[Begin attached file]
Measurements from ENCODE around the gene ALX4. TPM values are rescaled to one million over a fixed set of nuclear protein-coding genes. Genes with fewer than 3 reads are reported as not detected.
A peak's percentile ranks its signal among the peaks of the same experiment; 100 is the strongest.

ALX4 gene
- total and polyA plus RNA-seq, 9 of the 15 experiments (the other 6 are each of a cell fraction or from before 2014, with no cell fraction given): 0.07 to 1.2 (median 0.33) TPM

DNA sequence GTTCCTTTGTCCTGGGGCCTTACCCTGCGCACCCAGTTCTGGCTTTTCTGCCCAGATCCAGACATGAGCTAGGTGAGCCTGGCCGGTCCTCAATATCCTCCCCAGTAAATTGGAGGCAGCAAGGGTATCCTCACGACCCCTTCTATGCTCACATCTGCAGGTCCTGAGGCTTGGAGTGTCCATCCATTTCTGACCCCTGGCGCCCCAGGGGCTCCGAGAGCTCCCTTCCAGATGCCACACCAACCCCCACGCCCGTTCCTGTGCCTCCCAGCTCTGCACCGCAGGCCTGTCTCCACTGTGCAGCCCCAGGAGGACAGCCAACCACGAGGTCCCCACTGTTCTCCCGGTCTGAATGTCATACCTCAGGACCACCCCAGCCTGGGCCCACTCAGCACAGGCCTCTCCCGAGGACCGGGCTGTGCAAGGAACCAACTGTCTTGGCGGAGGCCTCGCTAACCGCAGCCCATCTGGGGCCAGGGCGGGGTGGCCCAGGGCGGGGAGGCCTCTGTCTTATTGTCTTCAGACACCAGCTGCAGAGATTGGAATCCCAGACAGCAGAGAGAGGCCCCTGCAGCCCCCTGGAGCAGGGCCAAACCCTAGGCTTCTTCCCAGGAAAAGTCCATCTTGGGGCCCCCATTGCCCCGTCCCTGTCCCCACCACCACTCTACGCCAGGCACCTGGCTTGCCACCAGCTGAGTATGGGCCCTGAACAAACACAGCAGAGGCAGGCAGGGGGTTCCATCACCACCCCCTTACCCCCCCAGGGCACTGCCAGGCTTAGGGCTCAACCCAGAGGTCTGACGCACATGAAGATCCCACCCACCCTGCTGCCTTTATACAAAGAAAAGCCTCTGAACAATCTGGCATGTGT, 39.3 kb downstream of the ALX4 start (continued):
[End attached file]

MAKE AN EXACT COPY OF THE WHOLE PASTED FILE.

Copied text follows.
Measurements from ENCODE around the gene ALX4. TPM values are rescaled to one million over a fixed set of nuclear protein-coding genes. Genes with fewer than 3 reads are reported as not detected.
A peak's percentile ranks its signal among the peaks of the same experiment; 100 is the strongest.

ALX4 gene
- total and polyA plus RNA-seq, 9 of the 15 experiments (the other 6 are each of a cell fraction or from before 2014, with no cell fraction given): 0.07 to 1.2 (median 0.33) TPM

DNA sequence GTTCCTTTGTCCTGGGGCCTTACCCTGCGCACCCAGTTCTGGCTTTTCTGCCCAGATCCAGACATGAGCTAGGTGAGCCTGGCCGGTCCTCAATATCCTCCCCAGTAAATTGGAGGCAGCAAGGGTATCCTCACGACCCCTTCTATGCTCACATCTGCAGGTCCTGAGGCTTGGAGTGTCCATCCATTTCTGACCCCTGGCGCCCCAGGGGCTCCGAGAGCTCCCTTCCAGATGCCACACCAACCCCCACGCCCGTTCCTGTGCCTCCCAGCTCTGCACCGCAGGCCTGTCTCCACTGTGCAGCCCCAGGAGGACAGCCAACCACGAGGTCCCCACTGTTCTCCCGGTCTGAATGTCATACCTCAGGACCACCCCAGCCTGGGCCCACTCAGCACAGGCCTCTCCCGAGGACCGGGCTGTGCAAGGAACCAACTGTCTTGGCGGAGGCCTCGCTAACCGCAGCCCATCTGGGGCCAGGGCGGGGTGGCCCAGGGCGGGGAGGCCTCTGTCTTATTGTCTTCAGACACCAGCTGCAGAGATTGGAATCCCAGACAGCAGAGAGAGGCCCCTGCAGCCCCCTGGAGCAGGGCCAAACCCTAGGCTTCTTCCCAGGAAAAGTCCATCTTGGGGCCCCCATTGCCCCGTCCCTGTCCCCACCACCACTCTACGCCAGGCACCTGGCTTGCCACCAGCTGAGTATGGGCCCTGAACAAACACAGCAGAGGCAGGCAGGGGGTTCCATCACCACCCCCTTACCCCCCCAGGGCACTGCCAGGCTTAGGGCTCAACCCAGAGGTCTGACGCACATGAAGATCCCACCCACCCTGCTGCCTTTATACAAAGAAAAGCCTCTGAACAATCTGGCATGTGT, 39.3 kb downstream of the ALX4 start (continued):